At 1-0 down, the referee, Carlos del Cerro Grande, had been called to the VAR screen, Valencia offered a way back in. As Samu Castillejo had tried to escape Fernando deep inside the area, the Brazilian had put out a hand and stopped the ball. “95% or 99% of the times that a referee is called to the VAR screen, he gives it,” Gayà said. As the referee watched, so did everyone in the Mestalla, the image slowed down and blown up on the big screens, fast-forwarded and rewound repeatedly, a little robotic dance performed. Every time it hit the Brazilian’s hand, there was a “hey!” – a cheer of anticipation. Valencia were about to be handed a lifeline.
When Del Cerro Grande came back, though, he decided not to give a penalty. Valencia had already appealed for a foul on the first goal, Yunus Musah tumbling with Badé, and they would be given a penalty that was rightly taken away again soon after, while there would also be a late red card for Ilaix Moriba. But while there were complaints about those, this was the moment that ended it, insisted the Valencia manager, Rubén Baraja. “That took us out of the game,” he insisted; 15 minutes later, Sevilla scored the second. “Those are the words: helpless, injustice,” Musah said. “You see it on the big screen, the whole stadium sees it and sees it clearly.”
“I’m keeping calm,” claimed the club’s corporate director, Javier Solís, who must be pretty spectacular when he says what he thinks. Valencia, he said, were “absolutely disgusted”, “really angry”; it had been a “total disgrace”, “a robbery in slow-motion replay”. The penalty was “flagrant”, the referee “arrogant”, and Valencia “absolutely sick” of this. “Football,” he said, “smells really bad”.
“People don’t understand that every little detail counts,” Musah said. And yet it’s not just about the penalty, nor is every detail so small; it’s everything, running right the way through. Rino Gattuso walked out on them, the man who claimed to be a lion lacking the courage he kept going on about, his enthusiasm evaporating. Voro, the classic caretaker taking over for the eighth – yes, eighth – time, soon decided he didn’t want to be there, announcing: “My name is saviour but it doesn’t work like that.” Rubén Baraja is a club legend as a player and a manager who hasn’t lasted much longer than six months anywhere, and hadn’t coached in three years.
Valencia won their first two games at Mestalla under Baraja, but those are his only wins in eight. Demand more, do more is not always the most convincing discourse, little in the way of a model or an idea. If they are entitled to feel unfortunate – they didn’t do much here, but nor did they do much less than Sevilla, Musah not unfairly saying “they barely reached our goal” – they have scored only four goals: one of those a penalty and another an own goal. The only real save Marko Dimitrovic had to make on Sunday was an overhit cross.
They have won only once away all season. Their top scorers are Justin Kluivert and Edinson Cavani, on five goals each. Cavani, taken off early on Sunday, whistled by the fans and furious at his manager, has not scored this year. Kluivert is out until May. There is a vulnerability about this team revealed in how the penalty killed them.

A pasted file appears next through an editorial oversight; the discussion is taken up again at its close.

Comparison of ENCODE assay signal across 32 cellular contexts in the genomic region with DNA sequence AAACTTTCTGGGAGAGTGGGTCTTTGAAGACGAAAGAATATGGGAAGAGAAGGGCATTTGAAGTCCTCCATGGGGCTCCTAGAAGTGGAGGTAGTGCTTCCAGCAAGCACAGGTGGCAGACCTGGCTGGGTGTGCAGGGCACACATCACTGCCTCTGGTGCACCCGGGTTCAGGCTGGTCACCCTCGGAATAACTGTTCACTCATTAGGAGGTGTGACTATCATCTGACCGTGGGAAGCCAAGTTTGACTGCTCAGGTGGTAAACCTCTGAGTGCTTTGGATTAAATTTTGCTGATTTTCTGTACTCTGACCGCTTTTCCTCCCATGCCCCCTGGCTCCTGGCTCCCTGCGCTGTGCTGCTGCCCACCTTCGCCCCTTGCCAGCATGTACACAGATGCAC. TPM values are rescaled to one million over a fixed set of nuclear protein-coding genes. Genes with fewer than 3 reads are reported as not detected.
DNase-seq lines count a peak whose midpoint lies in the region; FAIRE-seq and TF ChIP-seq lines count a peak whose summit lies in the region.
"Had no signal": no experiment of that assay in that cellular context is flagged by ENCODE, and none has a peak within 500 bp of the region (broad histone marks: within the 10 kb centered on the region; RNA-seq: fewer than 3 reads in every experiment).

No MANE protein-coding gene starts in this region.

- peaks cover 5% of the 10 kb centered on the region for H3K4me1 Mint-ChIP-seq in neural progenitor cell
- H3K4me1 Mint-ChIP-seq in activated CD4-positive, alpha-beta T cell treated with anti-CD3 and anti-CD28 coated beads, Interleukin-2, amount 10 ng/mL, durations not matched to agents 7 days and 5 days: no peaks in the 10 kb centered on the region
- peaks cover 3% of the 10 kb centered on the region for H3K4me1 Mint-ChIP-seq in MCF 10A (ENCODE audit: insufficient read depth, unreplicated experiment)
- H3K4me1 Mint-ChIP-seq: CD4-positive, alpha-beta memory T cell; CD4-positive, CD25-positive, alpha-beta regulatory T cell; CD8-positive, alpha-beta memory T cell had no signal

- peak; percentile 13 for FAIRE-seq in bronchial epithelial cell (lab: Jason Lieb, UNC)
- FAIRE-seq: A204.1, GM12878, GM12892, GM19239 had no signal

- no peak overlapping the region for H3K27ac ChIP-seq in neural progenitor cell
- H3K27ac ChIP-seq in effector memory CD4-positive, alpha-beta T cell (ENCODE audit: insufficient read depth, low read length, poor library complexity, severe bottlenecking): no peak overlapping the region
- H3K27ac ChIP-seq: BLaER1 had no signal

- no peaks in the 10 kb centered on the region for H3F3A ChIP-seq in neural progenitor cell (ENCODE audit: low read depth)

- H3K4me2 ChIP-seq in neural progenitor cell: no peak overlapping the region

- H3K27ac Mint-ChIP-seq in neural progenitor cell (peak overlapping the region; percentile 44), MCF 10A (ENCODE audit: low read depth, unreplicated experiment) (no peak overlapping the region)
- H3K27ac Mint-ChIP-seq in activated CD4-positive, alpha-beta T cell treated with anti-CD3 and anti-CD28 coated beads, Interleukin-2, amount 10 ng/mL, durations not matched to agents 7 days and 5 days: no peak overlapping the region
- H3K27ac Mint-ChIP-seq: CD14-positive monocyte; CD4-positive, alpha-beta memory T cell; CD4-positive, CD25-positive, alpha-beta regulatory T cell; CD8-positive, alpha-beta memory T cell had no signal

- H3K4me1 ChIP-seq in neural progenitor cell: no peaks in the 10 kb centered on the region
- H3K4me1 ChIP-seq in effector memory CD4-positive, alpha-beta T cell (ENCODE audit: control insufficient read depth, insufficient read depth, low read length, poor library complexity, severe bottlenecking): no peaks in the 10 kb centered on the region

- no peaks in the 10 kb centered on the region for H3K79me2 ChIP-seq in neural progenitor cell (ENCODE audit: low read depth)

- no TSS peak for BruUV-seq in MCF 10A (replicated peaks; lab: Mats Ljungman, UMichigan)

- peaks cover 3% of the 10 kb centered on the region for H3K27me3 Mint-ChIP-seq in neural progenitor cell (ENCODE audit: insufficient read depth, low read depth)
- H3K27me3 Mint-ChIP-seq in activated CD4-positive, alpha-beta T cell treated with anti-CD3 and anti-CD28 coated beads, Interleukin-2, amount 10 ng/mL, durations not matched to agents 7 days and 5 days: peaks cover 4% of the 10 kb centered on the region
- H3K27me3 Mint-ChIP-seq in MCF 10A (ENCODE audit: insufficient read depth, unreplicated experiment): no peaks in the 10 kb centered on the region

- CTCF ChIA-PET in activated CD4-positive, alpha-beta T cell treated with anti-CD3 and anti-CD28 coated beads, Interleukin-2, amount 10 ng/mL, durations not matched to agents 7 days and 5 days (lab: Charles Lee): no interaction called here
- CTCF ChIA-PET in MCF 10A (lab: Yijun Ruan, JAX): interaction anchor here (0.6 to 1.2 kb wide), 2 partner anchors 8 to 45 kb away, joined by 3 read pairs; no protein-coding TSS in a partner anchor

“It’s hard to digest,” Toni Lato admitted.
Underlying it all and running through everything is the social and institutional crisis, the departures that debilitate the team and the confrontation with the club’s owners, the league’s second-youngest squad under such intense pressure. On Sunday night, the players left via the side entrance, the bus taking them back to the training ground, but isolation is never complete. The crisis, too, is inescapable; if they don’t react fast, relegation may also be.
Defeat here left them three points from safety; for the first time, it leaves them more than a game away, with just eight to go. This was the one they really needed, the one that could have changed everything, hope slipping away with the result, resignation creeping in. “It was a hard, hard blow,” Musah admitted. Even if they win next weekend, Valencia will remain in the bottom three. Elche, Valladolid and Cádiz are up next: opportunity but also obligation. “We can’t lie, it’s a tough situation,” Musah admitted. “Mentally, it’s tough sometimes, players have less confidence because we’re not getting results. But we help each other, encourage each other, we have to believe.”
It’s not easy. Valencia have collected seven from the last 27 points available. When the second goal went in, fans turned to the directors’ box, anger no longer trained on the referee but someone they consider even more culpable. Peter Lim wasn’t actually there, but it didn’t matter.
Then, defeated, many turned for the exits. On the biggest night of the season, two giants meeting in a place that should not be theirs, Mestalla, so steep, so tight, so loud, the noisiest place there is, had fallen quiet. Most went home in silence, others waited by the front entrance of Avenida Suecia, another protest growing where the party had once been, heard through the walls where Gil, having helped to almost secure Sevilla’s safety, waited to comfort friends for whom a first relegation since 1986, only the second in their club’s history, has become a frighteningly real prospect.